Jared Taylor makes the claim that in the United States, blacks are 35 times more likely to attack whites than the other way around. The formulation of his claim is the same as the form of claim 1 in Hypothetical Scenario 1. Whether or not this claim is meaningful depends on the situation. If all or most interracial crime is directed, then the claim is coherent and meaningful. If all or most interracial crime is random, then the claim is incoherent and meaningless.
We can try to get to the bottom of things by exploring the following question: what would the rates of interracial violence be if the black population were equal to the white population? We can't answer this question with the NCVS , because the NCVS data is only reported at the national-level, where the current ratio of white population to black population is fixed at about 5. But we can attempt to answer the question with the 2020 NIBRS  data, because the NIBRS reports each incident at the county level, and the counties of the United States have many different values for the ratio of white population to black population. One limitation of the NIBRS is that it does not distinguish between so-called "hispanic white" offenders and "non-hispanic white" offenders, so I'm only going to use the NIBRS to explore interracial violence between "blacks" and "whites (hispanic+non-hispanic)".
To make a long story short, I'm going to make each county a data point, and plot "logarithm of the ratio of black-on-white violent incidents to white-on-black violent incidents in 2020" as the dependent variable, and "logarithm of the ratio of white population to black population in 2020" as the independent variable. It's important to take logarithms to transform a hyperbolic operation (taking a ratio) into a linear operation. That makes choosing a black-to-white ratio equivalent to choosing a white-to-black ratio, so that the choice becomes arbitrary. I'm going to take a linear regression of this plot to estimate the ratio of interracial violence when the black population is equal to the white population. Here is the script to generate the plot. Here are the results:
(In this paragraph, "white" means white (hispanic+non-hispanic)). According to this regression, the expected ratio of black-on-white to white-on-black crimes is 10^0.493 = 3.11 when the black population is equal to the white population. But just taking the total of the interracial crimes in the USA gives a ratio of 2.81. This underestimates the expected ratio of black-on-white to white-on-black crimes at equal population by a factor of 3.11/2.81 = 1.11.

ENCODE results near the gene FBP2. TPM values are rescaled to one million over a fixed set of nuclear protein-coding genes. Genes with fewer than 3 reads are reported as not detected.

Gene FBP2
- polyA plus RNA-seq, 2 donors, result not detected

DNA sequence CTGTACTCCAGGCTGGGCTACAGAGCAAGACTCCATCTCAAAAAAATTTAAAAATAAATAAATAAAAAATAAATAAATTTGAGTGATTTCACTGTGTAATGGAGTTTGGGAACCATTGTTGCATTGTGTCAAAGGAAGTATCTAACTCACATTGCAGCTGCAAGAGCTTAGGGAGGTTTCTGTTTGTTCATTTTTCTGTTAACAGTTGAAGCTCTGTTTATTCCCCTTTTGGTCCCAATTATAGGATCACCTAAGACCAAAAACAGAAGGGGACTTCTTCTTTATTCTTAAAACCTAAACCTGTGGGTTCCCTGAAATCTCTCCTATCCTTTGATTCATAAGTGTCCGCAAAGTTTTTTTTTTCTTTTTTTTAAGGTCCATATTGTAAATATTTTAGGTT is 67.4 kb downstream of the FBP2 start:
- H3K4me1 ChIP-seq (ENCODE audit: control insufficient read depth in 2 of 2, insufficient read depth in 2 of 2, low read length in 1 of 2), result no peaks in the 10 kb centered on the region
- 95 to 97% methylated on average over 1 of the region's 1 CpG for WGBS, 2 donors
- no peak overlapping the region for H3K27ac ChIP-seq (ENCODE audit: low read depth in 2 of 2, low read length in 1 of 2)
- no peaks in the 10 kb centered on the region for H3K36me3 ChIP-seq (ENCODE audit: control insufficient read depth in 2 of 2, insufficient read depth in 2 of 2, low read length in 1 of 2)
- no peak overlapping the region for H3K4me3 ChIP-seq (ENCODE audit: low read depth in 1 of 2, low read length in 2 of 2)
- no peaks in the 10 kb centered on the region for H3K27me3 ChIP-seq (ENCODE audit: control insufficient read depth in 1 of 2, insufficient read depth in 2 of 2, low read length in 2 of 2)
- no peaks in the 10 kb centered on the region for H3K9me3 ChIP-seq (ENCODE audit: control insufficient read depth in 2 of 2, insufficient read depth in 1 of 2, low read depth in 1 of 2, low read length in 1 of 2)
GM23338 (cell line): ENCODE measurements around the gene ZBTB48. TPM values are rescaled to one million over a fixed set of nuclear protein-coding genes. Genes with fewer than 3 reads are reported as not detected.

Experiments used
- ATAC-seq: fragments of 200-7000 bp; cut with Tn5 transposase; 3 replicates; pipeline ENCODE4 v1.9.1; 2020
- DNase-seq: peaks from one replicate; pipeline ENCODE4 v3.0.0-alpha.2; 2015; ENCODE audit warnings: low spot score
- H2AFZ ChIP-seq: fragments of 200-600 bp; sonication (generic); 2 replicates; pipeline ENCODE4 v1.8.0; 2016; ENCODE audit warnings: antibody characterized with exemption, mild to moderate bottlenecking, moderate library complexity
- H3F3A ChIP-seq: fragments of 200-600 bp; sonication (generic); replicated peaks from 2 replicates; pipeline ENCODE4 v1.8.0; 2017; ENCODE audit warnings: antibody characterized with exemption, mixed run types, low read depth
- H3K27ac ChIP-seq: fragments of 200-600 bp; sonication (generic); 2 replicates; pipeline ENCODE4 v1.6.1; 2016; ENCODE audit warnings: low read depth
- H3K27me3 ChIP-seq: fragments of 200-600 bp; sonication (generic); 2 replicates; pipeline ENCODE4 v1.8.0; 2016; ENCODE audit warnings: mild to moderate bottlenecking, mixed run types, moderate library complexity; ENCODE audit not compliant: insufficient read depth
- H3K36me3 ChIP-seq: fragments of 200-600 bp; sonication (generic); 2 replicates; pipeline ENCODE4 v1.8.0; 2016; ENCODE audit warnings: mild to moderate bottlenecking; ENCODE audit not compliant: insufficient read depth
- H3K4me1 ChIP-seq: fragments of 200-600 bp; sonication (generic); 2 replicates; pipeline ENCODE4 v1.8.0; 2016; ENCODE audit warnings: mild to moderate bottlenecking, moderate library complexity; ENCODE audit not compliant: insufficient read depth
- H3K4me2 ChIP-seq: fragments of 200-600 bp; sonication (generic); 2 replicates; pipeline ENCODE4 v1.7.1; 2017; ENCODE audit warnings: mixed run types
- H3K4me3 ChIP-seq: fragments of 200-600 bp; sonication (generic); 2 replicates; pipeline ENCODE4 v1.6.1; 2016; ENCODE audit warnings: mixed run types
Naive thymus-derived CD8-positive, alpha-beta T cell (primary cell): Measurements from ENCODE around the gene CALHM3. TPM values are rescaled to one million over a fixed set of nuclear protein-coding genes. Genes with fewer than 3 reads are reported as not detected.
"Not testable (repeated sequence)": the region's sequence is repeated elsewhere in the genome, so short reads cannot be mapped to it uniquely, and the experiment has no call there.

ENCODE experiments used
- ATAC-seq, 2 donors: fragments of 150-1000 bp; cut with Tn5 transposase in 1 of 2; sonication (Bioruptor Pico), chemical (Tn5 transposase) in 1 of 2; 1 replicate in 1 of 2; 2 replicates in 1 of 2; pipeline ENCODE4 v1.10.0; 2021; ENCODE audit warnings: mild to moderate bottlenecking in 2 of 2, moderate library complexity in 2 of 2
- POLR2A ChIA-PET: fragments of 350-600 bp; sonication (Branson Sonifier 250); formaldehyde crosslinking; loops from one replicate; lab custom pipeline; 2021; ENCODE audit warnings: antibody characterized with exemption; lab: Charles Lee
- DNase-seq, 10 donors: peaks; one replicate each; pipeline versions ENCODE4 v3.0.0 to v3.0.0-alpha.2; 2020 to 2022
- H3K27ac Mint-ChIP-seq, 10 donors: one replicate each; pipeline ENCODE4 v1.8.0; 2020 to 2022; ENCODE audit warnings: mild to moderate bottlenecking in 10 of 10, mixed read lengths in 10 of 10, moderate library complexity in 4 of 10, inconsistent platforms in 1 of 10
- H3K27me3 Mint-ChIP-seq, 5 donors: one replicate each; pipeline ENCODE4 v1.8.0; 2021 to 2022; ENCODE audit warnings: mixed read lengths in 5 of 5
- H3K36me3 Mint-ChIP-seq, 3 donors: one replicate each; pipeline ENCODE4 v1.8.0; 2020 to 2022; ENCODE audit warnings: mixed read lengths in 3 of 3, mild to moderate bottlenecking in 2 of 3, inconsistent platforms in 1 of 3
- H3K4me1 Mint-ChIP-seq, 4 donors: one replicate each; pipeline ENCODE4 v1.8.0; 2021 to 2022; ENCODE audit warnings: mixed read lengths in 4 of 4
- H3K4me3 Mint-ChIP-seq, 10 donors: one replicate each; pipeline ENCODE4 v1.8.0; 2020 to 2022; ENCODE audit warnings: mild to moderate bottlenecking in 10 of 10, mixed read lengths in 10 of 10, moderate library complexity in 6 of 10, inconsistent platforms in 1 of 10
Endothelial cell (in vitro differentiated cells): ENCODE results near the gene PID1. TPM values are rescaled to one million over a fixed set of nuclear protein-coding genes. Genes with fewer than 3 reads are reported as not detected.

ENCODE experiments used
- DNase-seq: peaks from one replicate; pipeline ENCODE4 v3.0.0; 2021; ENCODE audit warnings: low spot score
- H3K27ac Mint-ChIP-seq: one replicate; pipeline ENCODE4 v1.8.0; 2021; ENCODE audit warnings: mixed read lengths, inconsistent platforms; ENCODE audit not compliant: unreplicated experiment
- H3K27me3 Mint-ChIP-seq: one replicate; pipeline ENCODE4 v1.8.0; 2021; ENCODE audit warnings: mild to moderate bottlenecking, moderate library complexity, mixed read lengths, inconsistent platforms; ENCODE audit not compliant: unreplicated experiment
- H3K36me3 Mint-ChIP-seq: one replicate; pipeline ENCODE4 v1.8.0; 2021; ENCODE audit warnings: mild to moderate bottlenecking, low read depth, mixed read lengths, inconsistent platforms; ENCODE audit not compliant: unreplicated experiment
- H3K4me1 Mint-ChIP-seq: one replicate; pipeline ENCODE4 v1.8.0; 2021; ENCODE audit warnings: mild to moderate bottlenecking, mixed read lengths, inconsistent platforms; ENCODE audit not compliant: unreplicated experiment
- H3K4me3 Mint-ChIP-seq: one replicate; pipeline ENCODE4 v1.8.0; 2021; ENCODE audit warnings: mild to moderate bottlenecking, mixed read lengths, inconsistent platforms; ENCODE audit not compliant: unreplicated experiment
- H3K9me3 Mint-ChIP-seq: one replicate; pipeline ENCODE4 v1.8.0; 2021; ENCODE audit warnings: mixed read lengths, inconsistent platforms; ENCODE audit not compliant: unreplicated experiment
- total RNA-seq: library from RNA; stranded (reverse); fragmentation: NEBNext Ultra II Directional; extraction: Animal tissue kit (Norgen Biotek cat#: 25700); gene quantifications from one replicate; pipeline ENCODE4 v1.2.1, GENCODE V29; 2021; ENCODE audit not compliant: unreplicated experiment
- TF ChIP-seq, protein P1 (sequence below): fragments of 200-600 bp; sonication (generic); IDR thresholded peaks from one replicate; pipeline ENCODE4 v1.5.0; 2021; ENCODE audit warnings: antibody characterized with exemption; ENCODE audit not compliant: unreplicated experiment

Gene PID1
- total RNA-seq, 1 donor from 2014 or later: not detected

(In this paragraph, "white" just means non-hispanic white). I will presume that the total of the interracial crimes in the USA from the NCVS underestimates the expected ratio of black-on-white to white-on-black crimes at equal population by the same factor of 1.11. The ratio of black-on-white crimes to white-on-black crimes from the 2021 NCVS is 6.87. The expected ratio of black-on-white to white-on-black crimes is then 1.11*6.87 = 7.63, if the white population were equal to the black population. Therefore, if the black population were equal to the white population in the United States, then it is expected that blacks would be 7.63 times as likely to attack whites as the reverse.
- ^ The NCVS - National Crime Victimization Survey - collects information on non-fatal personal crimes from a sample of about 240,000 Americans. The NCVS is informative about interracial crime (excluding homicide) at the national level. The 2021 NVCS report is available here. The datasets are available for full download here.
- ^ The NIBRS - National Incident-based Reporting System - captures details on single crime incidents from local law enforcement. The NIBRS is informative about interracial crime at the county level, with the limitation that hispanic white offenders are not distinguished from non-hispanic white offenders. The datasets are available for full download here
- ^ The NACJD - National Archive of Criminal Justice Data - is a collection of various datasets available for full download, including a few very useful ones like the National Crime Victimization Survey (NCVS), the National Incident-Based Reporting System (NIBRS), and the Uniform Crime Reports (UCR), which are cited extensively in Edwin Rubinstein's The Color of Crime  used by Jared Taylor. I'm adding a link to the NACJD to my sidebar.
- ^ The ICPSR - Inter-university Consortium for Political and Social Research - is a superset of the NACJD including various other datasets available for full download, related to opinion-polling, education surveys, and whatever else they've thrown in. I'm adding a link to the ICPSR to my sidebar.
- ^ The Color of Crime (2016 edition available here) is a report on racial crime statistics from several national and sub-national sources. It is written by Edwin S Rubinstein and published by the New Century Foundation, and used by Jared Taylor in his presentations.